A 'stunning' discovery: Rare and expensive blue room unearthed in Pompeii

Updated

POMPEII, Italy — Buried and unseen for nearly 2,000 years, a sacred room has been unearthed at Pompeii with painted blue walls, a rare and expensive color in the Roman city.

Describing it as a “very unusual thing for Pompeii,” the site’s director Gabriel Zuchtriegel told NBC News on a tour of the newly excavated site that blue “was the most expensive color” because it was difficult to make.

An excavated blue room (Parco Pompei / Abaca Press/Sipa USA via AP)
An excavated blue room (Parco Pompei / Abaca Press/Sipa USA via AP)

“You had to import it from Egypt and the eastern Mediterranean and beyond. So it was expensive, and if you wanted to have something in blue, you had to pay more,” he said. Red, yellow and black were much easier to produce because natural materials like stone and sand were widely available, he added.

The startling finding was first revealed to NBC News on Tuesday.

It comes from block No. 10 of Pompeii’s ninth section, a never-before excavated area of the town destroyed in the eruption of the Vesuvius volcano in 79 A.D.

Decorated with female figures representing the four seasons and portrayals of agriculture and sheep farming, the room has been “interpreted as a sacrarium, a shrine devoted to ritual activities and the storage of sacred objects,” the Archaeological Park of Pompeii said in a news release.

Gabriel Zuchtriegel smiles as he poses for a portrait in the blue room (Angela Neil / NBC News)
Gabriel Zuchtriegel smiles as he poses for a portrait in the blue room (Angela Neil / NBC News)

For wealthy politicians and business owners, an elaborate classical painting was a prime showpiece and talking point when entertaining guests.

Those who painted rooms in blue were saying, “I can afford something which is not everybody’s capacity,” Zuchtriegel said.

Mishael Quraishi, an archeology major, is one of several students from the Massachusetts Institute of Technology working on the site. Using specially adapted night vision goggles and handheld scanners, they are studying the new find.

Describing the room as “stunning,” she said it was really rare to see such high quantities of Egyptian blue in one concentrated area.

It was “the first synthetically manufactured pigment in human history,” said Quraishi, 21, adding that it was made from a copper source “so brass filings could be an option.”

A detail (Parco Pompei / Abaca Press/ Sipa USA via AP)
A detail (Parco Pompei / Abaca Press/ Sipa USA via AP)

After putting the elements together she said they were heated at incredibly high temperatures over many hours “and then this sort of glassy type material is formed with these Egyptian blue crystals in it.”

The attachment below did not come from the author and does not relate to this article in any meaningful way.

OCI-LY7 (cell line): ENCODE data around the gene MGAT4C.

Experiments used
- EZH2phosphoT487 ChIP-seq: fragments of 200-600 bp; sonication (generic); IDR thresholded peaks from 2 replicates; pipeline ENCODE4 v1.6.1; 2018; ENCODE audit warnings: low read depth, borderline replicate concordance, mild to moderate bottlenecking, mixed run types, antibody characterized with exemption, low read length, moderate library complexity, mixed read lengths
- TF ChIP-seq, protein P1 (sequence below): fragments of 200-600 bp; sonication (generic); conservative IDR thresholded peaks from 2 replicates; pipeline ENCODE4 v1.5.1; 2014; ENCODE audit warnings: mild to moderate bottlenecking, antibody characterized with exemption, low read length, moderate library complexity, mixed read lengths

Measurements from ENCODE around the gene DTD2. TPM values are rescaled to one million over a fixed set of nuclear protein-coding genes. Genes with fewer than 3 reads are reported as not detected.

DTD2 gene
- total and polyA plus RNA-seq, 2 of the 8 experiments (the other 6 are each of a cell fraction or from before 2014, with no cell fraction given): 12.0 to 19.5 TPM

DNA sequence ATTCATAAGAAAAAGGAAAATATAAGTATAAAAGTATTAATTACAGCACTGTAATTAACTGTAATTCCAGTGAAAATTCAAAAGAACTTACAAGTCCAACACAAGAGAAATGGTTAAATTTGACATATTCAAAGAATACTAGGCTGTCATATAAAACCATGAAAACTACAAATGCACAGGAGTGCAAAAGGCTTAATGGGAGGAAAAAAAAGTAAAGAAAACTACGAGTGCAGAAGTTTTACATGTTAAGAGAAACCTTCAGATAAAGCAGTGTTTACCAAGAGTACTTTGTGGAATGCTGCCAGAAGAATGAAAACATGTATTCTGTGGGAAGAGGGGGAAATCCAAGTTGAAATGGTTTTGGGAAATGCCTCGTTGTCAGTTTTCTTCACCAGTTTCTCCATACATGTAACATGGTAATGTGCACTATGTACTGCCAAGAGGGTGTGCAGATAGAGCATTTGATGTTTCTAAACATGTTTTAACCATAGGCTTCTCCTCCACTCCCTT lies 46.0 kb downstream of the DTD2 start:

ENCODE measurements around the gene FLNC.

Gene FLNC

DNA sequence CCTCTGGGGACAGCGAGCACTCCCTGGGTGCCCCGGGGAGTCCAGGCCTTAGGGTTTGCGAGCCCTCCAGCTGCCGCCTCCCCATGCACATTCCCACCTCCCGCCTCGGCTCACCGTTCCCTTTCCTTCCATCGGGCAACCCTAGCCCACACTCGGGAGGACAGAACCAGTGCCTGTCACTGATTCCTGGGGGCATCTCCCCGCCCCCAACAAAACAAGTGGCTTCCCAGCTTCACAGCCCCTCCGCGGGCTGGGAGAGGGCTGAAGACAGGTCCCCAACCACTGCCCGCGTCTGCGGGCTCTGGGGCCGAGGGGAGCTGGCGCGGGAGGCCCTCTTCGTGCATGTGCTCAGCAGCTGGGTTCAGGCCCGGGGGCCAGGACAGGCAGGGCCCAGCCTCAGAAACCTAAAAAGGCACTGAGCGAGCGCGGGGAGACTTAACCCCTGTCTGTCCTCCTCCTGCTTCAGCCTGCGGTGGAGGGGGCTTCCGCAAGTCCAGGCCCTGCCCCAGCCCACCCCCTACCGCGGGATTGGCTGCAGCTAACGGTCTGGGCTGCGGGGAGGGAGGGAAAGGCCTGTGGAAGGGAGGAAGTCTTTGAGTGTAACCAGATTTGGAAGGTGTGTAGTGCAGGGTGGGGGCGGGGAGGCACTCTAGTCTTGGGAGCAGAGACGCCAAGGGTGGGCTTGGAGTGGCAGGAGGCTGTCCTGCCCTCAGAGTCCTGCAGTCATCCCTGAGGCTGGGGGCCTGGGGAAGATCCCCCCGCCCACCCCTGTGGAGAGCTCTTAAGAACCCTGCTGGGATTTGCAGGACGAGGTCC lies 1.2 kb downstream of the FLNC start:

Sophie Hay, an archaeologist who works on the site, said the fact that frescos were painted when the plaster was wet meant “the pigments were sealed into the plaster.” Had they been painted on the surface, she said it was unlikely that the color would have been so vibrant.

Because of the ancient technique that the Romans used “we get to enjoy it today,” she added.

Elsewhere in the room, which is around 86 square feet in size, archeologists found building materials, suggesting a redecoration was planned.

A collection of oyster shells was also discovered, likely waiting to be “finely ground to add to plaster and mortar,” the news release said.

Crowd of tourists on the main street of the Pompeii (Marco Cantile / LightRocket via Getty Images)
Crowd of tourists on the main street of the Pompeii (Marco Cantile / LightRocket via Getty Images)

The excavation is part of a much larger project to help protect and preserve the excavated and unexcavated areas of Pompeii, which already include more than 13,000 rooms in 1,070 houses and apartments — deemed the largest dig in a generation.

Pompeii and nearby Herculaneum were seaside resorts favored by wealthy Romans when they were devastated by the eruption, which lasted for more than 24 hours and had the power of many thousands of nuclear bombs.

Last month, in what archeologists described as one of the most important in years, a series of striking paintings showing Helen of Troy and other Greek heroes were revealed to the public for the first time.

Discovered inside what archaeologists described as a “spectacular dining room” with unusual black walls, the remarkably well-preserved frescoes were inspired by the Trojan War, as recounted by the Greek poet Homer and featured Paris and Helen of Troy among others.

Zuchtriegel said at least 20 or 30 guests could easily have fit into the room for lavish banquets and discussion about “culture, gossip and politics.”

Details (Parco Pompei / Abaca Press/Sipa USA via AP)
Details (Parco Pompei / Abaca Press/Sipa USA via AP)

He added that the paintings “were almost like invitations to discuss Greek myths.”

With a third of the site still buried, archaeologists are still trying to put the pieces of the Pompeii puzzle back together.

“Two thousand years ago, someone looked at it for the last time,” said the site’s director Zuchtriegel. “Now we’re the first ones to look at it again.”

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